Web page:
AMD Radeon Vega 8 Graphics
    Hard Drives
    256 GB Samsung ssd nvme
Right now, enforcement is optional. But mandatory enforcement (via future Windows Updates) is coming, but the deadline keeps getting pushed to later.
 

My Computer

System One

  • OS
    Windows 7

My Computers

System One System Two

  • OS
    Windows 11 Pro 23H2 [rev. 3737]
    Computer type
    PC/Desktop
    Manufacturer/Model
    Intel NUC12WSHi7
    CPU
    12th Gen Intel Core i7-1260P, 2100 MHz
    Motherboard
    NUC12WSBi7
    Memory
    64 GB
    Graphics Card(s)
    Intel Iris Xe
    Sound Card
    built-in Realtek HD audio
    Monitor(s) Displays
    Dell U3219Q
    Screen Resolution
    3840x2160 @ 60Hz
    Hard Drives
    Samsung SSD 990 PRO 1TB
    Keyboard
    CODE 104-Key Mechanical Keyboard with Cherry MX Clears
  • Operating System
    Linux Mint 21.2 (Cinnamon)
    Computer type
    PC/Desktop
    Manufacturer/Model
    Intel NUC8i5BEH
    CPU
    Intel Core i5-8259U CPU @ 2.30GHz
    Memory
    32 GB
    Graphics card(s)
    Iris Plus 655
    Keyboard
    CODE 104-Key Mechanical Keyboard - Cherry MX Clear
Not going to lie, I am really glad microsoft is making things more secure, but this is going to SUCK in my organization. I have so many unattended installs and custom boot stuff for production equipment......

Either way, major thanks @hsehestedt

This is going to save me time. But I am going to wait until it's enforced.
 

My Computers

System One System Two

  • OS
    Windows 11 Pro
    Computer type
    Laptop
    Manufacturer/Model
    Dell G15 5525
    CPU
    Ryzen 7 6800H
    Memory
    32 GB DDR5 4800mhz
    Graphics Card(s)
    RTX 3050 4GB Vram
    Screen Resolution
    1920 x 1080
    Hard Drives
    2TB Solidigm™ P41 Plus nvme
    Internet Speed
    800mbps down, 20 up
  • Operating System
    Windows 11
    Computer type
    Tablet
    Manufacturer/Model
    Lenovo ideapad flex 14API 2 in 1
    CPU
    Ryzen 5 3500u
    Motherboard
    LENOVO LNVNB161216 (FP5)
    Memory
    12GB DDR4
    Graphics card(s)
    AMD Radeon Vega 8 Graphics
    Hard Drives
    256 GB Samsung ssd nvme
I would say if you have so many things to deal with, it would be better to start planning and updating now. Do it like Johnny Cash's Cadillac.
 

My Computers

System One System Two

  • OS
    Windows 11 Pro 23H2 [rev. 3737]
    Computer type
    PC/Desktop
    Manufacturer/Model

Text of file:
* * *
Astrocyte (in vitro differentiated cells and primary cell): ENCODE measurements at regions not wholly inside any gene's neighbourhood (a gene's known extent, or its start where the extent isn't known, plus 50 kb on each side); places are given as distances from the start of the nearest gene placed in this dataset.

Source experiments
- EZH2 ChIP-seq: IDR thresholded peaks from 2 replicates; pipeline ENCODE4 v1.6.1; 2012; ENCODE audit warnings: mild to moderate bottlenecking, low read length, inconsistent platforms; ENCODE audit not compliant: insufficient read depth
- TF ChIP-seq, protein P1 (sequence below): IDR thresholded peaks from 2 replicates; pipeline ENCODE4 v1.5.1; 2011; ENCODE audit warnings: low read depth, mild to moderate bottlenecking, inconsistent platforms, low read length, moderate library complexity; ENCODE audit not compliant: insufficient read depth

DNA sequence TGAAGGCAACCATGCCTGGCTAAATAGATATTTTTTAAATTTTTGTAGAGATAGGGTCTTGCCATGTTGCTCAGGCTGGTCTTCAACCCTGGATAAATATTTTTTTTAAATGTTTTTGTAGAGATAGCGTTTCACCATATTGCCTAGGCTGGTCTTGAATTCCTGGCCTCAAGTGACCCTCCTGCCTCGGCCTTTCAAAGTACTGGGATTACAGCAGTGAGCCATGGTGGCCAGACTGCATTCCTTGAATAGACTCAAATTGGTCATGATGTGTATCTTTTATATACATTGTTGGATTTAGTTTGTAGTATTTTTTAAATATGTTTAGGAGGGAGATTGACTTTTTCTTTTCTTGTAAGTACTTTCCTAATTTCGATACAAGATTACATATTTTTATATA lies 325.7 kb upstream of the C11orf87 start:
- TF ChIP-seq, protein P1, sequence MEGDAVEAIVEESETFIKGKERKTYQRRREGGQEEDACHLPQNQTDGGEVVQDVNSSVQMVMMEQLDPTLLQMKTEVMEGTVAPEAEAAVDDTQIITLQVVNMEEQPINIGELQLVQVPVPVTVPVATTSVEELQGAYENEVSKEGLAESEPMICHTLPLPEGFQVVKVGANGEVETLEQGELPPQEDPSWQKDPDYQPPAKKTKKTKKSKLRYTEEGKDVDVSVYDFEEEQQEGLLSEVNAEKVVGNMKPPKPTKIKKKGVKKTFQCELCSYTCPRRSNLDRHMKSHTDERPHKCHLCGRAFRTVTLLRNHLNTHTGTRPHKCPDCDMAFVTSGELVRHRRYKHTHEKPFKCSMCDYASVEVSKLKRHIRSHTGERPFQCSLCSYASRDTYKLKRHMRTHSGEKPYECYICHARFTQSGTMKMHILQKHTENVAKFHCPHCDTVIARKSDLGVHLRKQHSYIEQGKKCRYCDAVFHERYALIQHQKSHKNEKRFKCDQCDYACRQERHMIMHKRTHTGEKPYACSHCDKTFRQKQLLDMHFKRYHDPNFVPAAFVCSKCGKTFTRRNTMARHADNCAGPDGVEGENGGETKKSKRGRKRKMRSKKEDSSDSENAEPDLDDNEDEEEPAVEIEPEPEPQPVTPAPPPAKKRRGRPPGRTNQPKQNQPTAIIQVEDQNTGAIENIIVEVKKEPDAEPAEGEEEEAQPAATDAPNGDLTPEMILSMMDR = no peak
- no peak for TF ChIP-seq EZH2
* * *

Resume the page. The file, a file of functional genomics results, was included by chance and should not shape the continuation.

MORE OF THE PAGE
Intel NUC12WSHi7
    CPU
    12th Gen Intel Core i7-1260P, 2100 MHz
    Motherboard
    NUC12WSBi7
    Memory
    64 GB
    Graphics Card(s)
    Intel Iris Xe
    Sound Card
    built-in Realtek HD audio
    Monitor(s) Displays
    Dell U3219Q
    Screen Resolution
    3840x2160 @ 60Hz
    Hard Drives
    Samsung SSD 990 PRO 1TB
    Keyboard
    CODE 104-Key Mechanical Keyboard with Cherry MX Clears
  • Operating System
    Linux Mint 21.2 (Cinnamon)
    Computer type
    PC/Desktop
    Manufacturer/Model
    Intel NUC8i5BEH
    CPU
    Intel Core i5-8259U CPU @ 2.30GHz
    Memory
    32 GB
    Graphics card(s)
    Iris Plus 655
    Keyboard
    CODE 104-Key Mechanical Keyboard - Cherry MX Clear
garlin (7:43am my time) wrote:

The problem is any image that contains the legacy boot manager will fail on UEFI BIOS'es which have Secure Boot enabled, and latest UEFI DBX updates which permanently revocate trust in the digital certificates which signed the old boot manager

The clearest statement I've seen to date. Thanks for that.

Remaining question - will Secure Boot ON be enforced for booting both the PC and external USB booters ? That is, if Secure Boot is turned and left OFF, will an unrevocated PC or USB boot ?
 

My Computer

System One

  • OS
    Windows 11
    Computer type
    Laptop
    Manufacturer/Model
    HP 15s_du1xxx
    CPU
    Intel i5 10210U
    Motherboard
    85F1
    Memory
    16Gb
    Graphics Card(s)
    Intel UHD
    Sound Card
    Realtek
    Screen Resolution
    1920 x 1080
Secure Boot is enforced on all boot manager files, regardless of their location.

When Secure Boot is disabled, there is no need for digital signatures, and thus your UEFI doesn't care if your boot manager's signing Cert Authority is no longer recognized. No Secure Boot = everything boots.
 

My Computer

System One

  • OS
    Windows 7
@garlin

Thanks for that reply. You've helped clarify the situation.

I knew Secure Boot OFF would bypass Cert Authorities of course, but my question really went to whether later versions of 24H2 (or later still) would baulk at booting if Secure Boot was noted as OFF by that OS version. Too early to know yet ?

As noted on another thread, I've tested 24H2 26100.268 on one of my laptops (completely unrevocated, untouched) with SB ON then OFF. The PC re-booted without issue in both cases so at least to 26100.268 using the older "untrusted" Cert Authorities made no difference. The older USB boot disks worked of course since nothing had changed for them.